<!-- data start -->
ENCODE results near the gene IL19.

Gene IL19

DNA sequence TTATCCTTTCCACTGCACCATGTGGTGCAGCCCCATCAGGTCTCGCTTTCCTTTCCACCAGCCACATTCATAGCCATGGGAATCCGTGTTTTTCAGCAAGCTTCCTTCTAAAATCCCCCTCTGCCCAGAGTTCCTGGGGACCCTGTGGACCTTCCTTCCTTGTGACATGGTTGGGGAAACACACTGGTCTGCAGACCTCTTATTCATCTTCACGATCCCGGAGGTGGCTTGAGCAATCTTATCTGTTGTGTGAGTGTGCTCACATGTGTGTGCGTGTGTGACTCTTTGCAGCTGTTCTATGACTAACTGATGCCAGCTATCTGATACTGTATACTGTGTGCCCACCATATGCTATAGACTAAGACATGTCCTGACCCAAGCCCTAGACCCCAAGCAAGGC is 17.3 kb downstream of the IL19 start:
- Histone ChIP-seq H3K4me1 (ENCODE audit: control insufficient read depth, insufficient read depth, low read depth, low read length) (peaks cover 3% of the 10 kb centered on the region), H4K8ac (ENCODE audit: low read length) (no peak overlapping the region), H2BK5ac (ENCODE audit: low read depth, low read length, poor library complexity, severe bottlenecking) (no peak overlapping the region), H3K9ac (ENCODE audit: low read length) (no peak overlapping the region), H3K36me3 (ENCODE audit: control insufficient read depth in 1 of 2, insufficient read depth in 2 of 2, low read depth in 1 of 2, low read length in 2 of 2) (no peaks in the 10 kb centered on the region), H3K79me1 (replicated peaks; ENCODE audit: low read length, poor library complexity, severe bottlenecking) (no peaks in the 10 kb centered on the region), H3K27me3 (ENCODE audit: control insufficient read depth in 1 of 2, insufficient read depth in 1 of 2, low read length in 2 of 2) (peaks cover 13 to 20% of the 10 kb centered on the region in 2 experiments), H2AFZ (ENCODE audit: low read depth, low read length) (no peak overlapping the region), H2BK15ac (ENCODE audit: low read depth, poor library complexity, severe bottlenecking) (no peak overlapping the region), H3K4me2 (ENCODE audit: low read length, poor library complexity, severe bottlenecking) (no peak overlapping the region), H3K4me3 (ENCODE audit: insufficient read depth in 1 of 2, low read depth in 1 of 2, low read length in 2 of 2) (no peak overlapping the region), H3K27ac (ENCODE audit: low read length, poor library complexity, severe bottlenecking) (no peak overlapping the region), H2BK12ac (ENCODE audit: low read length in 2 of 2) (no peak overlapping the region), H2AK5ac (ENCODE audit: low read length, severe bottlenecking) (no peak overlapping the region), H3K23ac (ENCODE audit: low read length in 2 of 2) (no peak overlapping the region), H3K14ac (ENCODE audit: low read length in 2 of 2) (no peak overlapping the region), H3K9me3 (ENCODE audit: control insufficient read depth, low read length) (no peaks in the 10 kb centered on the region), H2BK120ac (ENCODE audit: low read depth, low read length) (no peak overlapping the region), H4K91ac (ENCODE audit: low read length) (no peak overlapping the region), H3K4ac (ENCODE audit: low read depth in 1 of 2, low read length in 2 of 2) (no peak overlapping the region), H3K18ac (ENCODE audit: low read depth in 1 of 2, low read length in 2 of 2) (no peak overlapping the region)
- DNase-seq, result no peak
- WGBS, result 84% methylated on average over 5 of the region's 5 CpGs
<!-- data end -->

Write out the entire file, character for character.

ENCODE results near the gene IL19.

Gene IL19

DNA sequence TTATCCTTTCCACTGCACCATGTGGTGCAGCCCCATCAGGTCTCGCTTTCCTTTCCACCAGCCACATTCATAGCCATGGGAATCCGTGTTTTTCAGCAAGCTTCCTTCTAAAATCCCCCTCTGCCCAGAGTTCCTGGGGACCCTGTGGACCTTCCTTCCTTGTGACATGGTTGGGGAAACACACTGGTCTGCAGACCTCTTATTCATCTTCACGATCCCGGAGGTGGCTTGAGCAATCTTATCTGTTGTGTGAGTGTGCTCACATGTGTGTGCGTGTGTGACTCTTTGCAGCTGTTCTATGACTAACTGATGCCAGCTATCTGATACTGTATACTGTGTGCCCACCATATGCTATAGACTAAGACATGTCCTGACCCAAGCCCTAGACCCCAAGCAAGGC is 17.3 kb downstream of the IL19 start:
- Histone ChIP-seq H3K4me1 (ENCODE audit: control insufficient read depth, insufficient read depth, low read depth, low read length) (peaks cover 3% of the 10 kb centered on the region), H4K8ac (ENCODE audit: low read length) (no peak overlapping the region), H2BK5ac (ENCODE audit: low read depth, low read length, poor library complexity, severe bottlenecking) (no peak overlapping the region), H3K9ac (ENCODE audit: low read length) (no peak overlapping the region), H3K36me3 (ENCODE audit: control insufficient read depth in 1 of 2, insufficient read depth in 2 of 2, low read depth in 1 of 2, low read length in 2 of 2) (no peaks in the 10 kb centered on the region), H3K79me1 (replicated peaks; ENCODE audit: low read length, poor library complexity, severe bottlenecking) (no peaks in the 10 kb centered on the region), H3K27me3 (ENCODE audit: control insufficient read depth in 1 of 2, insufficient read depth in 1 of 2, low read length in 2 of 2) (peaks cover 13 to 20% of the 10 kb centered on the region in 2 experiments), H2AFZ (ENCODE audit: low read depth, low read length) (no peak overlapping the region), H2BK15ac (ENCODE audit: low read depth, poor library complexity, severe bottlenecking) (no peak overlapping the region), H3K4me2 (ENCODE audit: low read length, poor library complexity, severe bottlenecking) (no peak overlapping the region), H3K4me3 (ENCODE audit: insufficient read depth in 1 of 2, low read depth in 1 of 2, low read length in 2 of 2) (no peak overlapping the region), H3K27ac (ENCODE audit: low read length, poor library complexity, severe bottlenecking) (no peak overlapping the region), H2BK12ac (ENCODE audit: low read length in 2 of 2) (no peak overlapping the region), H2AK5ac (ENCODE audit: low read length, severe bottlenecking) (no peak overlapping the region), H3K23ac (ENCODE audit: low read length in 2 of 2) (no peak overlapping the region), H3K14ac (ENCODE audit: low read length in 2 of 2) (no peak overlapping the region), H3K9me3 (ENCODE audit: control insufficient read depth, low read length) (no peaks in the 10 kb centered on the region), H2BK120ac (ENCODE audit: low read depth, low read length) (no peak overlapping the region), H4K91ac (ENCODE audit: low read length) (no peak overlapping the region), H3K4ac (ENCODE audit: low read depth in 1 of 2, low read length in 2 of 2) (no peak overlapping the region), H3K18ac (ENCODE audit: low read depth in 1 of 2, low read length in 2 of 2) (no peak overlapping the region)
- DNase-seq, result no peak
- WGBS, result 84% methylated on average over 5 of the region's 5 CpGs